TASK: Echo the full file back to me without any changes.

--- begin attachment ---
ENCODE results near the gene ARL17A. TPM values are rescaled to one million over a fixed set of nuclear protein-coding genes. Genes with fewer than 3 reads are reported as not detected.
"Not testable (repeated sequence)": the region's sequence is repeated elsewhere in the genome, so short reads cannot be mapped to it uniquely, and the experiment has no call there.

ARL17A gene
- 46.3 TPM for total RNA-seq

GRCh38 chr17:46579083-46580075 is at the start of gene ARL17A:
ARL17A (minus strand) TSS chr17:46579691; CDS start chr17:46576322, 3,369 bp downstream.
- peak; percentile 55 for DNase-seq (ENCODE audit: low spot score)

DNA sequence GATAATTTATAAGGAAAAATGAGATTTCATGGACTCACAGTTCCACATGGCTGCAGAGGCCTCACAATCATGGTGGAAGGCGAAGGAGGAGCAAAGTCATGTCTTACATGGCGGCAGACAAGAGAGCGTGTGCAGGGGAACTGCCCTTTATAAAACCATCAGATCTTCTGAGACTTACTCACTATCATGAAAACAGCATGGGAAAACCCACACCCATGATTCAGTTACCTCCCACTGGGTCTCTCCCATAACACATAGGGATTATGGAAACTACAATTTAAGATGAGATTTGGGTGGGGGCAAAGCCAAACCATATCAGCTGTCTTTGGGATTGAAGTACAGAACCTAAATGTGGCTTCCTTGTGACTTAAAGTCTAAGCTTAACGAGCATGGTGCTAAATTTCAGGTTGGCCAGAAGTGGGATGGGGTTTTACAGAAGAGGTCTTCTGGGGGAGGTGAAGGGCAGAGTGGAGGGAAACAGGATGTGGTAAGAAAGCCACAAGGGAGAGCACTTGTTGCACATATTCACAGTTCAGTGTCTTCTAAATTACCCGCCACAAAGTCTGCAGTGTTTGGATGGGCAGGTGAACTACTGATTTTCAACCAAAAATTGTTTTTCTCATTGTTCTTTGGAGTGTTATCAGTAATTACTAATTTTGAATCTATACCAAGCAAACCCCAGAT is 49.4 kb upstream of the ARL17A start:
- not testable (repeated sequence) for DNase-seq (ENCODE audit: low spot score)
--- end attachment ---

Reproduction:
ENCODE results near the gene ARL17A. TPM values are rescaled to one million over a fixed set of nuclear protein-coding genes. Genes with fewer than 3 reads are reported as not detected.
"Not testable (repeated sequence)": the region's sequence is repeated elsewhere in the genome, so short reads cannot be mapped to it uniquely, and the experiment has no call there.

ARL17A gene
- 46.3 TPM for total RNA-seq

GRCh38 chr17:46579083-46580075 is at the start of gene ARL17A:
ARL17A (minus strand) TSS chr17:46579691; CDS start chr17:46576322, 3,369 bp downstream.
- peak; percentile 55 for DNase-seq (ENCODE audit: low spot score)

DNA sequence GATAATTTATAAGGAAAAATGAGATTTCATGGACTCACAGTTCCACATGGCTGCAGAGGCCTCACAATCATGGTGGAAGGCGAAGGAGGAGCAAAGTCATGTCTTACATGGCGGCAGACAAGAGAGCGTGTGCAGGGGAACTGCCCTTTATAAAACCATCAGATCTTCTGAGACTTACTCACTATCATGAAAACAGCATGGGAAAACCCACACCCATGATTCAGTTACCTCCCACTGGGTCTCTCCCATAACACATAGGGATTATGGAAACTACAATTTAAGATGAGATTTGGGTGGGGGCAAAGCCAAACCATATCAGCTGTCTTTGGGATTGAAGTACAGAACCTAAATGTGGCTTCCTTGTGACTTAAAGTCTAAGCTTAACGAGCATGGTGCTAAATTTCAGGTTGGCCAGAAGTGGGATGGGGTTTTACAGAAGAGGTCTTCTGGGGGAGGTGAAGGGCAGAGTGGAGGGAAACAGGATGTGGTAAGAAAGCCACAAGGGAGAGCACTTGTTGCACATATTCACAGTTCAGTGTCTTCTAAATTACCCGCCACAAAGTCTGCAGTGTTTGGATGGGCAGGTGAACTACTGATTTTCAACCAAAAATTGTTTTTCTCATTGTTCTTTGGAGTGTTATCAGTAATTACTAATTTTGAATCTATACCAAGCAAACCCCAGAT is 49.4 kb upstream of the ARL17A start:
- not testable (repeated sequence) for DNase-seq (ENCODE audit: low spot score)